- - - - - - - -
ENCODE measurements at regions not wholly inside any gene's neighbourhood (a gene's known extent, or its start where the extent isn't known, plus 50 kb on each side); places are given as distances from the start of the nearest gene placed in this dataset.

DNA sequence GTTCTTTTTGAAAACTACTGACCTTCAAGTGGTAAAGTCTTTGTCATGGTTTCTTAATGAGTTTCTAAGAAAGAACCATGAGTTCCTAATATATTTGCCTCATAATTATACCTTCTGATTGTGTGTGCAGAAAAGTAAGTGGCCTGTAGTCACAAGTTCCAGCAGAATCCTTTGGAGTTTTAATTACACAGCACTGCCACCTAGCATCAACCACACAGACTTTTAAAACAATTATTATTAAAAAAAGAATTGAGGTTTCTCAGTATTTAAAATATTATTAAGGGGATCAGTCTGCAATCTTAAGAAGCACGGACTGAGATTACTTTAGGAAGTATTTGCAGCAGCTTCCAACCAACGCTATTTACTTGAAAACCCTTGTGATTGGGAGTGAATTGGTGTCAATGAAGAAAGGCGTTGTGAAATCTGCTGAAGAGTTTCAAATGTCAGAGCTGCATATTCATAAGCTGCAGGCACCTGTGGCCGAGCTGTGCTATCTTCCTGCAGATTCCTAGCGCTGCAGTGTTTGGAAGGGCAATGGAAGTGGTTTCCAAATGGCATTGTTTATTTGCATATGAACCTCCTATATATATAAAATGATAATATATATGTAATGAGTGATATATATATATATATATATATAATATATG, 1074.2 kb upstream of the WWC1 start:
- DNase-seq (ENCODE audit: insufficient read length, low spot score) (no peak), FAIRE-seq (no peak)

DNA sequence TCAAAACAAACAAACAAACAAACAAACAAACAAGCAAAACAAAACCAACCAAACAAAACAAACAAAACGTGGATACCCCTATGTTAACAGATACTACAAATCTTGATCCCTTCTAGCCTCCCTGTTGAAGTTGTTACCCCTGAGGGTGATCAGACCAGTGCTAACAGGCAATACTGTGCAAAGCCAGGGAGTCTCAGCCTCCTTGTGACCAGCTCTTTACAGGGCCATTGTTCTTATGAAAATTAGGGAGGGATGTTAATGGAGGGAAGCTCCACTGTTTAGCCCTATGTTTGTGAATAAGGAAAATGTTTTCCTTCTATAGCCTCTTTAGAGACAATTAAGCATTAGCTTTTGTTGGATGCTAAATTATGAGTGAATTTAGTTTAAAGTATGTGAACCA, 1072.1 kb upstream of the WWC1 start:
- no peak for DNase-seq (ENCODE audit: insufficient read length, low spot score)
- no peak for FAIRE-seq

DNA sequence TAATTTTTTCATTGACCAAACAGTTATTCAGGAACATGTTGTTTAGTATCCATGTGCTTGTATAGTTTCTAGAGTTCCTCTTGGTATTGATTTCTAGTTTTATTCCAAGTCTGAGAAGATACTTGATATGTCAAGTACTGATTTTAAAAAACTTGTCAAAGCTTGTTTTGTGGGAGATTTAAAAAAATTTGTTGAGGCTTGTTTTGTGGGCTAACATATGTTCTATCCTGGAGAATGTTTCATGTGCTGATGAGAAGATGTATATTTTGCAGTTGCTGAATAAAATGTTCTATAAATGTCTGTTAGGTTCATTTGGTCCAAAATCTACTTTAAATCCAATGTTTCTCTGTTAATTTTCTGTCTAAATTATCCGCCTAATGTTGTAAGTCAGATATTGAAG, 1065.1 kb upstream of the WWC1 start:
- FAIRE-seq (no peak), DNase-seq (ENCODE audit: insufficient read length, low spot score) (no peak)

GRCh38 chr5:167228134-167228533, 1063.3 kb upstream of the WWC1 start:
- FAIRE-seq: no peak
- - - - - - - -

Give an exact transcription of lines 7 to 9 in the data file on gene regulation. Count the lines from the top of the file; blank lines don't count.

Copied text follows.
DNA sequence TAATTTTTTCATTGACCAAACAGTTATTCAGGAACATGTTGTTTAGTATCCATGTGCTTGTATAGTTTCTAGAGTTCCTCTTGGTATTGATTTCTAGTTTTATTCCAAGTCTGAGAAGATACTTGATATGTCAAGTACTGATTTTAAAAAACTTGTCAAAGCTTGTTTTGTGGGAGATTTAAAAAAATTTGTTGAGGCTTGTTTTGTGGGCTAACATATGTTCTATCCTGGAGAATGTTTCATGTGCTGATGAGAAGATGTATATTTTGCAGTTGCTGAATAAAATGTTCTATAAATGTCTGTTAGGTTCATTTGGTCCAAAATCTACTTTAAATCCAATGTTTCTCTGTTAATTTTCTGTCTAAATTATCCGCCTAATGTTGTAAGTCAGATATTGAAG, 1065.1 kb upstream of the WWC1 start:
- FAIRE-seq (no peak), DNase-seq (ENCODE audit: insufficient read length, low spot score) (no peak)

GRCh38 chr5:167228134-167228533, 1063.3 kb upstream of the WWC1 start: